Install heated laminate over tile or concrete slab?

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  #1  
Old 07-31-13, 05:07 AM
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Install heated laminate over tile or concrete slab?

Hello,

I am in the process of turning a 3 season sunroom into an all season office/den but am unsure what to do about the flooring.

It is currently a very cold, poorly installed (some tiles are coming up easily) ceramic tile floor on a concrete slab. I'm in Winnipeg, Canada so I'm sure the tile coming up has to do with the freezing and thawing cycle of the concrete slab.

I'd like to install laminate with Thermosoft radiant heating pads underneath that are specifically for floating floors. (Thermosoft Radiant Floor Heating) Thermosoft recommends I lay down a 6mm vapor barrier film directly over the tile and then install their heated underlay over that, then the laminate. They suggest that by laying it over the tile, the tile offers another layer of thermal break rather than removing the tile and laying the laminate over the concrete slab.

My concern is about the few tiles that have already come up. There will probably be more that will come loose below the laminate. Is that a big deal or will the weight of the floating floor keep things in place? What is the best course of action here? Install over the existing tile? Or remove the tile and install on top of the concrete slab? My main concern for installing on the slab is moisture but I suppose the 6mm vapor barrier should take care of that?

All advice is welcome!!
 
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Old 07-31-13, 04:27 PM
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I'll admit that Under Laminate Heating Strips is a new one to me. However, not much different than under tile radiant heat mats. I question the effectiveness as wood (or MDF in the case of laminate) is a relatively poor conductor of heat. As this is a 3 season sun room, what other means of heating do you have in there? Under floor radiant heat may make the floor feel cozier if you are running around in your bare feet, but it will not heat the room to any degree.

It also will not change the fact that you have a poorly installed tile floor. No one can say of more tiles will come up or not. Track record so far says probably so. If the temperature changes in this room are that dramatic to cause tiles to pop off a concrete slab. I'm guessing that a radiant floor mat will not change much other than your energy bill. Your proposed heating strips (likewise for under tile strips) will cause a serious dent in your wallet.
 
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Old 08-09-13, 09:09 PM
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I too live in Manitoba and I would take the ceramic tile up before laying the laminate. Ceramic tile is very hard, and very cold. Laminate is softer, and warmer. If putting down in-floor heat, with ceramic underneath it, it may have a harder time heating the area - thus costing your more. Contrary to what the other poster stated, in-floor heat is not very expensive and because each area is controlled by its own thermostat, YOU control when the heat is on/off. A vapor barrier on top of the concrete is the way to go.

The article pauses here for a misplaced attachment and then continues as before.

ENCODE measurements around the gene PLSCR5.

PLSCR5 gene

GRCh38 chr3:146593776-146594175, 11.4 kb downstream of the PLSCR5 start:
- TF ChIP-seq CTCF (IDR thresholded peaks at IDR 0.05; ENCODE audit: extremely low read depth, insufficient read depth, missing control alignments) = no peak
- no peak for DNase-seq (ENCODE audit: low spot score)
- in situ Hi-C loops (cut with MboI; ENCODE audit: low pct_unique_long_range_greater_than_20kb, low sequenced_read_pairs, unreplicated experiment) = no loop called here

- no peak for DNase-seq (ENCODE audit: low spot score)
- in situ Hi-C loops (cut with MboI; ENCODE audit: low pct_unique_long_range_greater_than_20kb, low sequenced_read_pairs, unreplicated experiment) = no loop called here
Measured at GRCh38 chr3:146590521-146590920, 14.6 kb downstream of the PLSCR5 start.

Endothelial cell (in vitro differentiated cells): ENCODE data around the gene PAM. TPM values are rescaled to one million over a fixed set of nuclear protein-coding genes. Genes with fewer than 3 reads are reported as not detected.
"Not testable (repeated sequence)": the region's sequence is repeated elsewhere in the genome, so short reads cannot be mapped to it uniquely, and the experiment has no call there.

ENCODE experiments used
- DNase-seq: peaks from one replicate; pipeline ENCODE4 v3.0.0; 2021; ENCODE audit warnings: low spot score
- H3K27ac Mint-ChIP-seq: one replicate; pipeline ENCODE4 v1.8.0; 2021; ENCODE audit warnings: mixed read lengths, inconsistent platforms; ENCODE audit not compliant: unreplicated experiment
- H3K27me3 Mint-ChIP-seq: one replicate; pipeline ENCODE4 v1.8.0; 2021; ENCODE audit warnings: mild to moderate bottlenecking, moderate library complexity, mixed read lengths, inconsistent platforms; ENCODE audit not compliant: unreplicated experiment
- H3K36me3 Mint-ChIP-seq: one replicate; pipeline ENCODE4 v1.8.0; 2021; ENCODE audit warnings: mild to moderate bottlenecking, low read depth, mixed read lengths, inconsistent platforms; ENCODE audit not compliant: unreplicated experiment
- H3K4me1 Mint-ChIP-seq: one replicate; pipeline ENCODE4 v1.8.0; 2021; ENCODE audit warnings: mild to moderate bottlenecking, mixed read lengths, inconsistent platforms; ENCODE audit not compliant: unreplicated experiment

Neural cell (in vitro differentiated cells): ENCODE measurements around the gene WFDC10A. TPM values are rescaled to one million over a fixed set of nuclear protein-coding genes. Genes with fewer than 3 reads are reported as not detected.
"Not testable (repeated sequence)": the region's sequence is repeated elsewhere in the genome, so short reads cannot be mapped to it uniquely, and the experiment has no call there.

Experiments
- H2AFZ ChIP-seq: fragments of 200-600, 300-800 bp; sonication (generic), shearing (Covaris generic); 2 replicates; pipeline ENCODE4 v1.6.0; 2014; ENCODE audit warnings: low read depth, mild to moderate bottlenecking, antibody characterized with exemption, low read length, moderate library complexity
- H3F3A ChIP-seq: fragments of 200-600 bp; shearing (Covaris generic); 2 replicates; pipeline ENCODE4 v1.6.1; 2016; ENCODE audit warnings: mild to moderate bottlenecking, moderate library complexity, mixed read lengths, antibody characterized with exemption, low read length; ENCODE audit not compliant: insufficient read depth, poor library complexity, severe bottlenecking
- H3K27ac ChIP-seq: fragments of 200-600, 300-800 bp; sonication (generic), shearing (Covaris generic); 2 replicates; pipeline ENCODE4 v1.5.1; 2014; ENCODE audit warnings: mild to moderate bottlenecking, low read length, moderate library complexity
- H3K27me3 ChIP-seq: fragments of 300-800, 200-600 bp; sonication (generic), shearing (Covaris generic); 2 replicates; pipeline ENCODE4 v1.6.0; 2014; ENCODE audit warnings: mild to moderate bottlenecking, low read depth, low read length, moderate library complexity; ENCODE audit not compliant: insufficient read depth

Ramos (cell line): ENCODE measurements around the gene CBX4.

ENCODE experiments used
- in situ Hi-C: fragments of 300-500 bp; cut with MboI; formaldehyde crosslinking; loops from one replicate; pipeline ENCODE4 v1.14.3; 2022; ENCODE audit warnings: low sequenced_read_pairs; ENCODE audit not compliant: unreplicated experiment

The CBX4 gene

When purchasing laminate I would suggest going with a brand that has 'uniclic patent technology'. We will only purchase laminate with this system. Many other laminates come apart (my friends bought the cheaper stuff and they are constantly pushing it back together). We've had laminate in our house now for over 10 years and not one single piece has ever come apart! At that time the brand was "Hercules". I know that Mohawk is a brand that uses uniclic technology (I'm currently researching again for our new build). Not sure of others, but definitely keep this in mind when purchasing. You won't regret it.

Good luck and enjoy your new room.
 
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Old 08-10-13, 06:48 AM
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Z has pretty well covered things, but you won't be able to effectively install grid heating under some laminate flooring. I would not install cheap laminate flooring in any situation, but if you must, you must. 5/8" click lock engineered flooring will make a much better, less "clacky" floor and is refinishable, whereas laminate is only a thin strip of MDF with a picture of wood pasted on top and a coating or two of aluminum oxide. Long term.....heat grid and tile.
 
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